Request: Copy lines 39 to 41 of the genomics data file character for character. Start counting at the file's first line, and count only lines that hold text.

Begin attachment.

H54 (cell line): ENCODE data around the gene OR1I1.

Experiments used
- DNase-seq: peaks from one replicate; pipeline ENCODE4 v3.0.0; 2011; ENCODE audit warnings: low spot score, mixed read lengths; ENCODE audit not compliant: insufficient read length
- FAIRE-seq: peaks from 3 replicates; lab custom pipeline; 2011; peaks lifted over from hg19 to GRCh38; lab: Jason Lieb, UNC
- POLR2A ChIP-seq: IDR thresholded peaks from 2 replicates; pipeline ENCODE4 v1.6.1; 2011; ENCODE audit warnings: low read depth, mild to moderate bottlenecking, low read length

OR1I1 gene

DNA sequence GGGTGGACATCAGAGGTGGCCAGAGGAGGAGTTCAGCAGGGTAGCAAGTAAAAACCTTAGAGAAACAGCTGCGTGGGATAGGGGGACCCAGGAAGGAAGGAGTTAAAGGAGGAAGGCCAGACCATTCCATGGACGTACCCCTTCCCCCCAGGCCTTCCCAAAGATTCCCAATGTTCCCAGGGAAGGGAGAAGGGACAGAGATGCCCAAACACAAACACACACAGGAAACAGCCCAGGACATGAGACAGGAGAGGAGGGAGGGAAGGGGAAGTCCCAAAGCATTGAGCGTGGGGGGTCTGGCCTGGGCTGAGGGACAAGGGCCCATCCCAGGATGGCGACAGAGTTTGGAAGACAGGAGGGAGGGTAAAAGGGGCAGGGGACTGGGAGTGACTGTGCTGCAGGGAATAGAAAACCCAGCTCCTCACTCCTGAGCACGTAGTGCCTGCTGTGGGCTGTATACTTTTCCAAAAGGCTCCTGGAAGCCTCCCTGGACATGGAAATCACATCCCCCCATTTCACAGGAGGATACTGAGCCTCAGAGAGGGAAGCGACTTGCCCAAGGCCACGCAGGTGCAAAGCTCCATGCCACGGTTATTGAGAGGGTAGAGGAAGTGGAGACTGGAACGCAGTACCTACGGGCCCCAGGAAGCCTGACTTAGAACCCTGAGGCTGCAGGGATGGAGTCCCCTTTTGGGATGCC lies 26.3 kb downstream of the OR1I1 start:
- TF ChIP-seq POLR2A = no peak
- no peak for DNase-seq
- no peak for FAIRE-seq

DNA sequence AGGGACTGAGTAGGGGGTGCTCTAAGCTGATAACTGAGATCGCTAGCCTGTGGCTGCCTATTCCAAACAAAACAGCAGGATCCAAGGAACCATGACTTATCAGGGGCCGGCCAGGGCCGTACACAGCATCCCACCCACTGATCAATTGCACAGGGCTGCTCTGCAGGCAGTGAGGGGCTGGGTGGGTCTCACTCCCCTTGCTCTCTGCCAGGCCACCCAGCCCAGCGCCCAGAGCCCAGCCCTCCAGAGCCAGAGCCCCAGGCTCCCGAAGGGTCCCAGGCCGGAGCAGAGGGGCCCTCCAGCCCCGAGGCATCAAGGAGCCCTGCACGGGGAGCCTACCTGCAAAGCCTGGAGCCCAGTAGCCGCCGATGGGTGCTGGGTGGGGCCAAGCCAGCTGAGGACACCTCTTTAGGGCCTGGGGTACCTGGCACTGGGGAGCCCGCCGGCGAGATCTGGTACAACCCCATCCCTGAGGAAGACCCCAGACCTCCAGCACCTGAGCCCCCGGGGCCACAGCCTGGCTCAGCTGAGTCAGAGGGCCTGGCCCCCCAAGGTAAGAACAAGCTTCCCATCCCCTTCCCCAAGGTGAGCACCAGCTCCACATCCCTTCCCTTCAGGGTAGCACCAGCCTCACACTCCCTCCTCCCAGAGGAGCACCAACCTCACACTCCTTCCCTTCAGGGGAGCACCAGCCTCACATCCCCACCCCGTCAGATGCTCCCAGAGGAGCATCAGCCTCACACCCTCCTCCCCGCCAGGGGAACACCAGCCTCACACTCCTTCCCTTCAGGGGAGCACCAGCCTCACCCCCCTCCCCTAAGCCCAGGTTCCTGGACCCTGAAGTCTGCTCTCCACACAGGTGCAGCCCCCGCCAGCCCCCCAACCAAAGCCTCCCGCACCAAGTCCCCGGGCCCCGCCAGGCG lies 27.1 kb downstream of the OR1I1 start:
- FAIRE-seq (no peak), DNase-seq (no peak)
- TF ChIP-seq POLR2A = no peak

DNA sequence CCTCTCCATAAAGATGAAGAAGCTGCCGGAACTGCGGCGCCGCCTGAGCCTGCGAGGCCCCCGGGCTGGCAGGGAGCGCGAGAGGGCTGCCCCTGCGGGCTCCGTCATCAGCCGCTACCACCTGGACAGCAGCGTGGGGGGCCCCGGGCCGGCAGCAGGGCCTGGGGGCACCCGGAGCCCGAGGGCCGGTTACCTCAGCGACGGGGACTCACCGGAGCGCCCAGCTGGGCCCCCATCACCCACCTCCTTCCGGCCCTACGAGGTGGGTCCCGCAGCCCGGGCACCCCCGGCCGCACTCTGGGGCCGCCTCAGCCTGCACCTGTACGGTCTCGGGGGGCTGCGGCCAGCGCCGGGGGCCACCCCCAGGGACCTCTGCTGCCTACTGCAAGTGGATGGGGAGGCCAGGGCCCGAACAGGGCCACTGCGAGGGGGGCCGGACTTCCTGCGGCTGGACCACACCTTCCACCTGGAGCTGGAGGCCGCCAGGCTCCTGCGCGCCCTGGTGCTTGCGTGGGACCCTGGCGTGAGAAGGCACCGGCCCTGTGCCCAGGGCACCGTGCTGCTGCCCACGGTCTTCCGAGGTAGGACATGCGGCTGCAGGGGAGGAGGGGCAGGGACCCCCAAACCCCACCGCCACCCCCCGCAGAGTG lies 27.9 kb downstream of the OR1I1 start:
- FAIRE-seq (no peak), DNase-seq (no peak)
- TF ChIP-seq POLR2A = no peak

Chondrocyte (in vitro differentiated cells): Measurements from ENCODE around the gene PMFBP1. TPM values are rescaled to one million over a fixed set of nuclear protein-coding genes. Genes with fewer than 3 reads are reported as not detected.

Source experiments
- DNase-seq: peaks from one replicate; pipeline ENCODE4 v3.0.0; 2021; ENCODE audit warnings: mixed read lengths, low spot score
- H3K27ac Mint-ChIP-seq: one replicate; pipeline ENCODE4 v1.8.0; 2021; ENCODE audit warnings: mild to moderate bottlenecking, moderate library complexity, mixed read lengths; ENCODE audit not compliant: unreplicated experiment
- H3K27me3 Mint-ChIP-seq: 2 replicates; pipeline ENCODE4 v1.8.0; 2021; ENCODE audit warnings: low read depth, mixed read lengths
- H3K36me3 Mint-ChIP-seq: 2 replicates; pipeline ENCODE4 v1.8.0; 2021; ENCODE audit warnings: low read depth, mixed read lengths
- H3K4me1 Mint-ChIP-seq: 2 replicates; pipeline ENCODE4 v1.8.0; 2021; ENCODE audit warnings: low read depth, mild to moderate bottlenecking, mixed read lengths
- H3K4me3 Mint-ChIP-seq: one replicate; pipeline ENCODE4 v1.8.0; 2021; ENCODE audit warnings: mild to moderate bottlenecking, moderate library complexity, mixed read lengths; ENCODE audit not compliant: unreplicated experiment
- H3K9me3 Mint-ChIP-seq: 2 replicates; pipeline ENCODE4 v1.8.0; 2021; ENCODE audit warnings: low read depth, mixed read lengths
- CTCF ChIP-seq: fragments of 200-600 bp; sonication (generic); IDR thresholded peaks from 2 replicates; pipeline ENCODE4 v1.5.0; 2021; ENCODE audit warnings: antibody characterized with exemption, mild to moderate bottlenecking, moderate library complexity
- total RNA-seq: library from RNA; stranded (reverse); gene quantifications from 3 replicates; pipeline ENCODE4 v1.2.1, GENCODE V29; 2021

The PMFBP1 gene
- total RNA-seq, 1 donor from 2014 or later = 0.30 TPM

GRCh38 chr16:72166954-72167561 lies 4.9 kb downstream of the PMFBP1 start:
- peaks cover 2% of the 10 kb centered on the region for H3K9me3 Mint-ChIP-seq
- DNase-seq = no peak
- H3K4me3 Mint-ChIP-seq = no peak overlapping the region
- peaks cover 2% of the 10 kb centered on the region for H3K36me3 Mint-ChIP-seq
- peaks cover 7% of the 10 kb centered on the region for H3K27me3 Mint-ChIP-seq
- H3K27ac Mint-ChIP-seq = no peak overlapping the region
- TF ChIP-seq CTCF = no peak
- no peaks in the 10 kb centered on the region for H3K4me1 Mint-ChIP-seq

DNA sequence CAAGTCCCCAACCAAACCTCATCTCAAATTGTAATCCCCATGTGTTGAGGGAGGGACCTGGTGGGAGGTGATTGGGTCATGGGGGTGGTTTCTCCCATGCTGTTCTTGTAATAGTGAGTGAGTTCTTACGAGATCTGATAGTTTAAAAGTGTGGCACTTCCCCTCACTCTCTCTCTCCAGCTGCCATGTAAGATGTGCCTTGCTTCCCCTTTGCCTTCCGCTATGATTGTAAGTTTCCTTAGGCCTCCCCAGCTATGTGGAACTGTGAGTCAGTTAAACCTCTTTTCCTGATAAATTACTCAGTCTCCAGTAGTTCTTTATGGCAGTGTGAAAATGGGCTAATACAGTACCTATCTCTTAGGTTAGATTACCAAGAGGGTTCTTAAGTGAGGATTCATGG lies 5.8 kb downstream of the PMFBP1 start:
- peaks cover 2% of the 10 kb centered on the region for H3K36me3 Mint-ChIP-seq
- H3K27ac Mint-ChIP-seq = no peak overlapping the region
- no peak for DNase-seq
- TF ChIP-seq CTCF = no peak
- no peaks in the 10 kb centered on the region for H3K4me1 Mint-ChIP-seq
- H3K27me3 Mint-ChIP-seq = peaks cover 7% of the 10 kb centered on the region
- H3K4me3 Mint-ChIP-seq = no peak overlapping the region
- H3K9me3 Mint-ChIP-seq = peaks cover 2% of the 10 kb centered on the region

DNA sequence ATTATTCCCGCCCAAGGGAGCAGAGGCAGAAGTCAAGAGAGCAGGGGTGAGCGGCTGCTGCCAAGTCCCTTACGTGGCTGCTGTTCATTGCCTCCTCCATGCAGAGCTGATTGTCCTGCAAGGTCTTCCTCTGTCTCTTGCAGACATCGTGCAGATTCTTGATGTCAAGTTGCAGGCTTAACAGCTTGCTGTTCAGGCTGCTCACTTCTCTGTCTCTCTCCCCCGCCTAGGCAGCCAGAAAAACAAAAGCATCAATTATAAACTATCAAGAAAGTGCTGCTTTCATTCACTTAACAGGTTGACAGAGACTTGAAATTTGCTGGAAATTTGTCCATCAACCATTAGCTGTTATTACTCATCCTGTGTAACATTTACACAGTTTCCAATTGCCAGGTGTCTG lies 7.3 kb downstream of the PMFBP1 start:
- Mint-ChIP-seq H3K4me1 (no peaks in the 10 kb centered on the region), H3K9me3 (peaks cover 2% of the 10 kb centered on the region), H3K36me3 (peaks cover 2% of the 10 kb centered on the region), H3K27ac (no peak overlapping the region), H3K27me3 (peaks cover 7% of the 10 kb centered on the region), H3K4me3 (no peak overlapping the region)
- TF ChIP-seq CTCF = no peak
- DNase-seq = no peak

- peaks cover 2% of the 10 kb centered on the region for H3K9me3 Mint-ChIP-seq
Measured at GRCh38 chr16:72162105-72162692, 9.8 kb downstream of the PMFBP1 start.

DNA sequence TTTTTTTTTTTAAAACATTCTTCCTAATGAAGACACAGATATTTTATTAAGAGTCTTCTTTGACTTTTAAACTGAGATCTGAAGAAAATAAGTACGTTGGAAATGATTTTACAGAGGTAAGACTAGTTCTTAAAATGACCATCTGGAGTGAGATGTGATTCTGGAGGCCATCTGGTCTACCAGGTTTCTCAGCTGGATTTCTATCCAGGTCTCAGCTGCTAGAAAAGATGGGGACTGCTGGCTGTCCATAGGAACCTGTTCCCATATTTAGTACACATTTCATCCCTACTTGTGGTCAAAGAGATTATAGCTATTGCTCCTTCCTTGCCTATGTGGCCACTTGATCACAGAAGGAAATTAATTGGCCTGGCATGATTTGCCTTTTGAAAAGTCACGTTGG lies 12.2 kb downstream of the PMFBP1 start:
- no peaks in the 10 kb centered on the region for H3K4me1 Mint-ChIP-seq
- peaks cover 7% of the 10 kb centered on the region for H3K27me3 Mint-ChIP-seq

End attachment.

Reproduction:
DNA sequence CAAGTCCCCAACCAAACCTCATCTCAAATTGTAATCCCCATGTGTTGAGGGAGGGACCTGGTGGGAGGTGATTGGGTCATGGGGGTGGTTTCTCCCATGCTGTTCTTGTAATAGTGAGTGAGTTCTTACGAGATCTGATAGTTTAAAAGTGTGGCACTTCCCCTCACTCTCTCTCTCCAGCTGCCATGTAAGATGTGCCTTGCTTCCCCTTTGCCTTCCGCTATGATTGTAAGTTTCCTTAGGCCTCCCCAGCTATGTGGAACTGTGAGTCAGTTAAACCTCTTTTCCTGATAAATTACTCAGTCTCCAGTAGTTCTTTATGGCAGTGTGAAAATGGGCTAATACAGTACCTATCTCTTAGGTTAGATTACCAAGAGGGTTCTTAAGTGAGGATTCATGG lies 5.8 kb downstream of the PMFBP1 start:
- peaks cover 2% of the 10 kb centered on the region for H3K36me3 Mint-ChIP-seq
- H3K27ac Mint-ChIP-seq = no peak overlapping the region